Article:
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Cellphones Communications Science

Quiet Cellular Antenna Tech To Boost S. African SKA Bid 38

slash-sa writes "Two South Africans have given their home country a boost with its Square Kilometre Array (SKA) bid by inventing cellular antenna technology which reduces 'noisy' emissions from cellular base stations in the area. They reduced emissions by using an antenna based on phased-array principles, providing omnidirectional coverage but also blocking the RF transmissions along a single direction (that would correspond with the bearing of the SKA core site). The antenna has been tested and performs extremely well. Trialling measurements have shown that the RF signal levels at the proposed SKA core site can be reduced significantly, while at the same time, much of the original GSM coverage can be retained."
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Quiet Cellular Antenna Tech To Boost S. African SKA Bid

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  • by rgbatduke ( 1231380 ) <rgb@ph y . d u k e.edu> on Saturday October 29, 2011 @10:59AM (#37878860) Homepage
    Every cell phone tower in the US has access to extremely high precision time signals via GPS (and indeed, most of them function as secondary GPS locators by effectively forwarding that signal plus tower location data for phone "GPS" which isn't). Every cell phone tower is basically a big antenna. Every cell phone tower has excellent signal connectivity (usually fiber, sometimes microwave) to a communications network that can carry the signals they receive at any particular frequency, convolved with a universal time reference frequency synchronized by means of the aforementioned GPS, to a large processing station. Hence it is absolutely bone-simple to turn the entire network of existing cell phone towers into one great big radiotelescope.

    The cost of doing so is almost certainly going to be a tiny fraction of the cost of building an actual devoted function radiotelescope. I had a student estimate the cost per tower to be in the ballpark of $1000 US for a local computer and sundry electronics, probably less purchased in bulk. One could very likely get the tower owners to donate at least the access to the radio signals (basically costs them nothing), a place to site electronics (ditto), and with luck even a channel and some bandwidth to permit the upload of x-hours of recorded phase locked signal in off-peak bursts as part of their "public service" requirement.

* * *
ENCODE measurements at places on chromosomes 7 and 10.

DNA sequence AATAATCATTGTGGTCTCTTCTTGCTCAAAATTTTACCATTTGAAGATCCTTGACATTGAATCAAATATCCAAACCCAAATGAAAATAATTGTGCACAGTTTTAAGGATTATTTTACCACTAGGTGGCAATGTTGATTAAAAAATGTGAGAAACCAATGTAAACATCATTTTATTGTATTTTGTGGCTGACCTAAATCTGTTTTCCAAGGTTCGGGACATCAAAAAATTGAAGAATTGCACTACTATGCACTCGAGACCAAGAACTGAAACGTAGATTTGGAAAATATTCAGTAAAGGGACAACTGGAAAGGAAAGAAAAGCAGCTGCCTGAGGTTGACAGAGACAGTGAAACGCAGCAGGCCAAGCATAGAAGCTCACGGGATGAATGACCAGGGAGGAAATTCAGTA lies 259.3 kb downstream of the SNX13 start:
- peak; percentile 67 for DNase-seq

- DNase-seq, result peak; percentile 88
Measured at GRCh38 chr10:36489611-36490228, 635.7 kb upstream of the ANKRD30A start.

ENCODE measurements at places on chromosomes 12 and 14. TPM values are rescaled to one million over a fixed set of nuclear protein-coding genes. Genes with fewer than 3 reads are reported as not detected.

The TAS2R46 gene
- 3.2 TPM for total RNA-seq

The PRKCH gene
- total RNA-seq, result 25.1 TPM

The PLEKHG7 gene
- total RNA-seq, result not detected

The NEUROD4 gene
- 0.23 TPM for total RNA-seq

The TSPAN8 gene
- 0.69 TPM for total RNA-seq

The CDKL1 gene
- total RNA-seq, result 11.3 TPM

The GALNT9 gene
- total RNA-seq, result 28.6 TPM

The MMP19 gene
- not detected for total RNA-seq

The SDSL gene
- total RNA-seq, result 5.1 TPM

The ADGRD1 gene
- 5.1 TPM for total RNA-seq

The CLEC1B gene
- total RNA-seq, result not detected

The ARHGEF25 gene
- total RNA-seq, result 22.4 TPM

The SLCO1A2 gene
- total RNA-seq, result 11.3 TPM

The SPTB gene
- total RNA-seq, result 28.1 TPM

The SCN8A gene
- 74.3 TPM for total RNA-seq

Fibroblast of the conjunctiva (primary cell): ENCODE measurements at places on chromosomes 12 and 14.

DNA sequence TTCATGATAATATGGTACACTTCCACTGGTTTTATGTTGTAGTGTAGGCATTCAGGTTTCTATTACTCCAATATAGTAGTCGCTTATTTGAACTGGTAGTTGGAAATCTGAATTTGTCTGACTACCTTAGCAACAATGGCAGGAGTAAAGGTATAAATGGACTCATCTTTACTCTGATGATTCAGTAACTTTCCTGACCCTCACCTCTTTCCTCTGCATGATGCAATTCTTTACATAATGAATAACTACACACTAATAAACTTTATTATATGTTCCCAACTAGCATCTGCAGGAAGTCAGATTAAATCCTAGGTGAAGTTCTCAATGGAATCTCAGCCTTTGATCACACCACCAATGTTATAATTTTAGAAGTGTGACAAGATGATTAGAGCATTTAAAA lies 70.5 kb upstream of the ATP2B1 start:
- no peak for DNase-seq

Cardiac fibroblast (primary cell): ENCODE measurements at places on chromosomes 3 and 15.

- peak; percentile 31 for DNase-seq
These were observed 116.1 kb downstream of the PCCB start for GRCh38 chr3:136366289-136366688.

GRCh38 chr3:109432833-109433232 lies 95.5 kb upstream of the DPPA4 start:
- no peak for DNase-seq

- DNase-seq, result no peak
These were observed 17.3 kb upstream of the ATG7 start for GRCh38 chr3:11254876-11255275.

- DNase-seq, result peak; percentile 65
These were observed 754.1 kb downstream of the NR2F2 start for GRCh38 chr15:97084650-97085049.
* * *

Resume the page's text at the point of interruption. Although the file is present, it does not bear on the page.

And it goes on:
The additional benefit is that one ends up with a radiotelescope that spans a continent -- an aperture several thousand kilometers across, with hundreds of thousands to millions of towers contributing. The resolution would thus be orders of magnitude greater than any of these toys that they are trying to fund and the sensitivity (proportional to N^2) would be MANY orders of magnitude greater as well. In fact, one could probably build arrays that spanned continents and turn the entire surface area of the earth into one big radiofrequency "eye" that can be turned not just anywhere but everywhere 24x7 -- the towers basically record a high resolution hologram of the night sky and one can "look" in any direction you like within any single dataset by simply adjusting the phases of the recorded signals appropriately in the decoding. That is, one doesn't have to devote the towers to looking in some particular direction, one can look in all directions at once and choose what to actually look at in detail in the step where the signals are decoded and recombined with appropriate phase delays.

    This will never get funded, of course -- it isn't "big science" in any visible way. Or rather, perhaps it already has been funded, because it is one of the few ways I can think of that one could provide an ABM defense with a universal direction "eye" with sufficient resolution to locate an incoming warhead, and (by using the entire array as a phase-locked TRANSMISSION array) one might even be able to deliver a megawatt or so of power of microwave energy directly onto the missile itself and burn it out. Of course, if this is true then I guess I'll soon have somebody knocking on my door for publishing this on /., but so be it.


Beware of Programmers who carry screwdrivers. -- Leonard Brandwein